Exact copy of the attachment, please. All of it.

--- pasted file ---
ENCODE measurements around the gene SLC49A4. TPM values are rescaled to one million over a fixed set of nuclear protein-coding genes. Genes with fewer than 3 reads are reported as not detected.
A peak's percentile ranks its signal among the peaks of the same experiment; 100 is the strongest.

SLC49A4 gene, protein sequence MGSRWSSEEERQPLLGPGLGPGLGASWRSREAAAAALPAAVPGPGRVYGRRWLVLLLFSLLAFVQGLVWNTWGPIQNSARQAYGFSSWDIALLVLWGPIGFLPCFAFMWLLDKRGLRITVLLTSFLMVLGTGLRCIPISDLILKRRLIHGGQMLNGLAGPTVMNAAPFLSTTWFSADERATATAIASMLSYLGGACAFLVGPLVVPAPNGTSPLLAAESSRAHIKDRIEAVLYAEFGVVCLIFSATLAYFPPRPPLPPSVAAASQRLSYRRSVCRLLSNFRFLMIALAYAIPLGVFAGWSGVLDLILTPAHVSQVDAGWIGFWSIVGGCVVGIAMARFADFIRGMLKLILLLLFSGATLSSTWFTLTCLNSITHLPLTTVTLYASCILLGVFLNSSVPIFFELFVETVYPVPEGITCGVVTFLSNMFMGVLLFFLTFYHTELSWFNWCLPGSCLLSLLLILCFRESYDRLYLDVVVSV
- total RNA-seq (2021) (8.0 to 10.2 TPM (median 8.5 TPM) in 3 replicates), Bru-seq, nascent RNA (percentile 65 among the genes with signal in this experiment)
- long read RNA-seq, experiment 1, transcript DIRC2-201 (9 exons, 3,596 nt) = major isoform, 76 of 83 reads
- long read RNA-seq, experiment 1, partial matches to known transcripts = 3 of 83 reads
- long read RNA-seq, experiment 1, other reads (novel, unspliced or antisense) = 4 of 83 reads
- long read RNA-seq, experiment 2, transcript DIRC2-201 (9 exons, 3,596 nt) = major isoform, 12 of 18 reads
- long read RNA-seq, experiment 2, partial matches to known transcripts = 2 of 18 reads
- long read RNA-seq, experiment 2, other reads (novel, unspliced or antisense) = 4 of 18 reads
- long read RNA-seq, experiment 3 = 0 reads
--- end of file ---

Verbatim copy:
ENCODE measurements around the gene SLC49A4. TPM values are rescaled to one million over a fixed set of nuclear protein-coding genes. Genes with fewer than 3 reads are reported as not detected.
A peak's percentile ranks its signal among the peaks of the same experiment; 100 is the strongest.

SLC49A4 gene, protein sequence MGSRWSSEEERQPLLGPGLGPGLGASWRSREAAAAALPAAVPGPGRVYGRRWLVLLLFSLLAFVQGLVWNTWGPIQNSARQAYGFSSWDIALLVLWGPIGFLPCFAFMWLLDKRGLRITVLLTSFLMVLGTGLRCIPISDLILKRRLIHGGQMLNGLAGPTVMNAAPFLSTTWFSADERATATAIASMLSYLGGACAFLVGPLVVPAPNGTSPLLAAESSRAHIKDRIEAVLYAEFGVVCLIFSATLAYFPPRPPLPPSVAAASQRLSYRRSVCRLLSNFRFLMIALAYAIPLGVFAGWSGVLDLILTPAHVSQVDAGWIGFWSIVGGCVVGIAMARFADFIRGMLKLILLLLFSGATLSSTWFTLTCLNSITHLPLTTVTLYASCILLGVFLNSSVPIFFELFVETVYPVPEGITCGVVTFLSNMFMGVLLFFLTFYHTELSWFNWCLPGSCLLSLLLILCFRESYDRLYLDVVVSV
- total RNA-seq (2021) (8.0 to 10.2 TPM (median 8.5 TPM) in 3 replicates), Bru-seq, nascent RNA (percentile 65 among the genes with signal in this experiment)
- long read RNA-seq, experiment 1, transcript DIRC2-201 (9 exons, 3,596 nt) = major isoform, 76 of 83 reads
- long read RNA-seq, experiment 1, partial matches to known transcripts = 3 of 83 reads
- long read RNA-seq, experiment 1, other reads (novel, unspliced or antisense) = 4 of 83 reads
- long read RNA-seq, experiment 2, transcript DIRC2-201 (9 exons, 3,596 nt) = major isoform, 12 of 18 reads
- long read RNA-seq, experiment 2, partial matches to known transcripts = 2 of 18 reads
- long read RNA-seq, experiment 2, other reads (novel, unspliced or antisense) = 4 of 18 reads
- long read RNA-seq, experiment 3 = 0 reads